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Why Worst Practices Are Sometimes Best

From Clear Thinking Communications and Susan Parker
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Article: Why Worst Practices Are Sometimes Best

In the foundation and nonprofit world we hear a lot about the importance of sharing and learning from “best practices.” I understand the instinct. Why not learn from what works, rather than from what doesn’t? Besides, when you talk about your organization’s “best practices” you are subtly showing that it’s doing well.

But we don't typically learn from looking at what we or others do right. Both common sense and research show us why. Think about it. When have you learned the most in your life? Has it been when you’ve succeeded and done well? Probably not. It’s hard to learn from something that flows effortlessly – you don’t really have to think about it. 

Mistakes, however, are likely to get your attention, particularly if they had major consequences. Research confirms our experiences. Robert Cialdini, a psychologist and author of “Influence: Science & Practice,” recently cited research that shows we learn best from our mistakes and the mistakes of others.

In one example, he explains the results of an instructional program for firefighters. During training, some firefighters were shown case studies of best practices while others were shown examples of mistakes. The firefighters who were shown the mistakes performed better on their tests and in the field than those shown the success stories.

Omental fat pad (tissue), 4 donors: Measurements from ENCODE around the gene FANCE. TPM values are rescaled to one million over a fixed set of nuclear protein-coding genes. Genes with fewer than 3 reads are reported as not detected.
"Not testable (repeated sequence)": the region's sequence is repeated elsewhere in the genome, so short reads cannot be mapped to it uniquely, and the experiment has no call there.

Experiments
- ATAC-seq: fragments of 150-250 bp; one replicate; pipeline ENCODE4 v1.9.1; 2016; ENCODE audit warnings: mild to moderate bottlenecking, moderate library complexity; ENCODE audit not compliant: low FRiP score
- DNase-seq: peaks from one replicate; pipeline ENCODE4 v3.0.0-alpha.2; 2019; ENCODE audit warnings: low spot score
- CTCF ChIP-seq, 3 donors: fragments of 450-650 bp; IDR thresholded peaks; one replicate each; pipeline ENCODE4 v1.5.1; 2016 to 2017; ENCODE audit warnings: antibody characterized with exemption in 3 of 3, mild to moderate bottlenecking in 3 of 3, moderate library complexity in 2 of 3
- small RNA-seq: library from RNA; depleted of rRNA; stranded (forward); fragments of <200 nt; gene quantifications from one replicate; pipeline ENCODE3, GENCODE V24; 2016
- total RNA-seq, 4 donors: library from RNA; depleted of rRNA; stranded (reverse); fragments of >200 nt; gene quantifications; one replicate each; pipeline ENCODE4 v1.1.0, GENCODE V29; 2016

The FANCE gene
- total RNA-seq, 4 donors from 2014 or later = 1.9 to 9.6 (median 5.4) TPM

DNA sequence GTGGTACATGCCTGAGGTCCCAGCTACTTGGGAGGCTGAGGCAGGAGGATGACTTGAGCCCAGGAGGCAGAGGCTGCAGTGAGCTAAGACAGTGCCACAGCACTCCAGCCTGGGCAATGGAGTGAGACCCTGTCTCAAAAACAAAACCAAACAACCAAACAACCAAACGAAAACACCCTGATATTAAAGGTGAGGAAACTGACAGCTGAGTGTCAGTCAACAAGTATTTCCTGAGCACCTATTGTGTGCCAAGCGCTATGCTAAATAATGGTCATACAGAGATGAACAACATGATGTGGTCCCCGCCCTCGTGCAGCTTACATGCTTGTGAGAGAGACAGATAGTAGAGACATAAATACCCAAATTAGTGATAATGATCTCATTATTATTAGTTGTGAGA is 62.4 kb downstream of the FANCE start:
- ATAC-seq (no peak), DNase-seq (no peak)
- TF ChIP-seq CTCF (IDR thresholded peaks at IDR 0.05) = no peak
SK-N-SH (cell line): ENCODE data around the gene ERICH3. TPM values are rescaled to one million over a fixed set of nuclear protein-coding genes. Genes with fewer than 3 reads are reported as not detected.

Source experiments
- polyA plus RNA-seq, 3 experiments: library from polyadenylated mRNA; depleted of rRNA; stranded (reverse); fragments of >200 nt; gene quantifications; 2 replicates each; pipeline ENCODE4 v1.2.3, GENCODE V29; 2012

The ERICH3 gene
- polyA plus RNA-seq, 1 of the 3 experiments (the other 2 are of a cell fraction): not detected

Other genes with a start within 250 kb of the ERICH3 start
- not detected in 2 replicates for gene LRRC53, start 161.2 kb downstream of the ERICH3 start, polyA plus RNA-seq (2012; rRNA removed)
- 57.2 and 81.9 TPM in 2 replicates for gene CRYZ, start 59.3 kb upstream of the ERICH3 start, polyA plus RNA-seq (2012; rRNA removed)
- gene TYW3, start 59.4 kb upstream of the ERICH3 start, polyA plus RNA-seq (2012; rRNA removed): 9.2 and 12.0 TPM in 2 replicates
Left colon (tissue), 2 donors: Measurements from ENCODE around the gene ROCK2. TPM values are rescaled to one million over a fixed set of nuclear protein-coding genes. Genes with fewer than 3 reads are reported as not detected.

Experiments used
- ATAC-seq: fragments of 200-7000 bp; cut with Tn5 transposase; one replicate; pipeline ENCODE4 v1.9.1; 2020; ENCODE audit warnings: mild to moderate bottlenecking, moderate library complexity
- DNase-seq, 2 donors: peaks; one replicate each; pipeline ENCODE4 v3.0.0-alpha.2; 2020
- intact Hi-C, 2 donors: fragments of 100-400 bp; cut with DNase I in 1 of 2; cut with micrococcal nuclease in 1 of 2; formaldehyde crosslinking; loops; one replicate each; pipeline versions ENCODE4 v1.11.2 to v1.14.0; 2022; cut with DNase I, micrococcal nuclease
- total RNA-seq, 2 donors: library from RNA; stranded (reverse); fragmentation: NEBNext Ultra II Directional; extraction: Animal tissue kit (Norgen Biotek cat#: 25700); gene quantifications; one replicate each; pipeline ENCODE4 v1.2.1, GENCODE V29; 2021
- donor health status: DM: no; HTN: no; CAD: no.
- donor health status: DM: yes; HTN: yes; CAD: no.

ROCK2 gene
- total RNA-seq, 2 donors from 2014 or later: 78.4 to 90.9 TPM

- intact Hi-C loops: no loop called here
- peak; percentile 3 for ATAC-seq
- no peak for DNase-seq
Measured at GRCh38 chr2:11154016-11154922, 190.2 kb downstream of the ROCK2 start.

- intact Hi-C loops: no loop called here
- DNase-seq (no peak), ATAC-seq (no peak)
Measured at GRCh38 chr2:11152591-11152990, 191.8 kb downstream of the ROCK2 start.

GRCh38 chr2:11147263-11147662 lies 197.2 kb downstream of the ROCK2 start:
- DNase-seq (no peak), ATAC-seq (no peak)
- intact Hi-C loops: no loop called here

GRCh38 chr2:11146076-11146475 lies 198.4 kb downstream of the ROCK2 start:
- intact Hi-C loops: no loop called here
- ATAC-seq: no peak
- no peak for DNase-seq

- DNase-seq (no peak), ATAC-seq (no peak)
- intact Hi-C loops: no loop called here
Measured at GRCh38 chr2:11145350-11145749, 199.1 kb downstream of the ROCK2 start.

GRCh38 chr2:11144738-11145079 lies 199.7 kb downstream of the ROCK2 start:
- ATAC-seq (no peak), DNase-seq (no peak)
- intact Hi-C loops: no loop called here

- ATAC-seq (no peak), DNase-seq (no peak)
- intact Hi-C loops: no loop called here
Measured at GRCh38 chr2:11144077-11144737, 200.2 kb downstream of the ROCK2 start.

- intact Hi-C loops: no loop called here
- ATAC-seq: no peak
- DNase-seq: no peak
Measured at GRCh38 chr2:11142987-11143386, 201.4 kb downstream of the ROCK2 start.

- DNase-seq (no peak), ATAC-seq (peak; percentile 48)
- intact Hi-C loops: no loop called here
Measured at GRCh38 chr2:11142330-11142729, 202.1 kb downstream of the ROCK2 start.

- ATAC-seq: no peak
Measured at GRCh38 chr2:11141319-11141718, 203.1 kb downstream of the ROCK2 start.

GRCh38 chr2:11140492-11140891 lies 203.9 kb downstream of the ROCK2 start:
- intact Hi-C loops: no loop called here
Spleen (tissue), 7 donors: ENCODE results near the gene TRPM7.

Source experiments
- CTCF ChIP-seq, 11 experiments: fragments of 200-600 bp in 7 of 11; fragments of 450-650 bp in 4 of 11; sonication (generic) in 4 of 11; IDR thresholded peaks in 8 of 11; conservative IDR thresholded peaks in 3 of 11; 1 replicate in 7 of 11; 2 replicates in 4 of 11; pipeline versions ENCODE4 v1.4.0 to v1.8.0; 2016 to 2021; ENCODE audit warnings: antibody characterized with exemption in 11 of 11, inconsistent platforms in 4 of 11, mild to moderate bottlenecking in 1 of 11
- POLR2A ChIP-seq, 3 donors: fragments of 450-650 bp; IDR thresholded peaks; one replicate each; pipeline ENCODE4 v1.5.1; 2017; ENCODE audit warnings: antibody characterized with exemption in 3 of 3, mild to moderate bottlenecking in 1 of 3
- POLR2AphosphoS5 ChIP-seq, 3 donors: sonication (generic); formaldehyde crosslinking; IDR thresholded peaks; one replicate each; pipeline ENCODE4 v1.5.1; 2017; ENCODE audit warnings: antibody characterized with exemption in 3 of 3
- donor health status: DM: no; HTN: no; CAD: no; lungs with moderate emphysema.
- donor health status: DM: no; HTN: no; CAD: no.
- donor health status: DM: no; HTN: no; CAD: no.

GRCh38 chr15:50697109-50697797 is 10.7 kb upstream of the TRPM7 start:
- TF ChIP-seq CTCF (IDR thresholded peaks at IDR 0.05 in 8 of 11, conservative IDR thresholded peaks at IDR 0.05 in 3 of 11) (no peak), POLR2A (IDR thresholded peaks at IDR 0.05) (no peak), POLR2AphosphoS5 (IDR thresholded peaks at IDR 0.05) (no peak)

As communicators, it is imperative that we communicate the full picture of a situation and story. That full picture is rarely completely illustrated when “best practices” are shared. It is also too easy for people to object to a story of a best practice and say, "Well, our situation is different, and this can’t apply to us." And often, the term “best practices” can drum up the memory of attending a speech by that annoying classmate in high school who did everything right and seemed to never struggle. How can you relate? What does her experience have to do with the realities of your life and job?

So what does this mean for your work? Two things:

1. If you want your staff to gain skills in an area, find examples of mistakes to share with them. Show them relevant case studies that examine major and minor screw-ups. That will get their attention. Let’s face it-- disasters engage us more than smooth sailing.

2. If you want to influence your field, don’t just look for your organization’s best practices, but try and find where your nonprofit made mistakes. That can be tricky because few people or institutions want to admit to slip ups. But at the core of what we do is the attempt to make positive change -- and that does not always come easily. It’s never smooth and there are bumps along the way.  You need to be up front about those bumps so they don’t trip up people who might want to replicate one of your organization’s programs.

By talking about your own worst practices you also show that you and your organization are approachable and don’t claim to have all of the answers, though you may have some that could work for others.  You show that you are open to learning from others—an important trait for large foundations and nonprofits that sometimes get the reputation for being aloof and arrogant.

If you’d like some help in identifying your organization’s worst and best practices as opportunities for you and your colleagues to learn from, please contact us. Through interviews and case studies, we gently find out what has worked and what hasn’t in your organization or program.

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(c) 2009 Susan Parker, Clear Thinking Communications. All rights reserved. You are free to use material from the Clear Thinking ezine in whole or in part as long as you include complete attribution, including a live web site link. Please also notify me where the material will appear.
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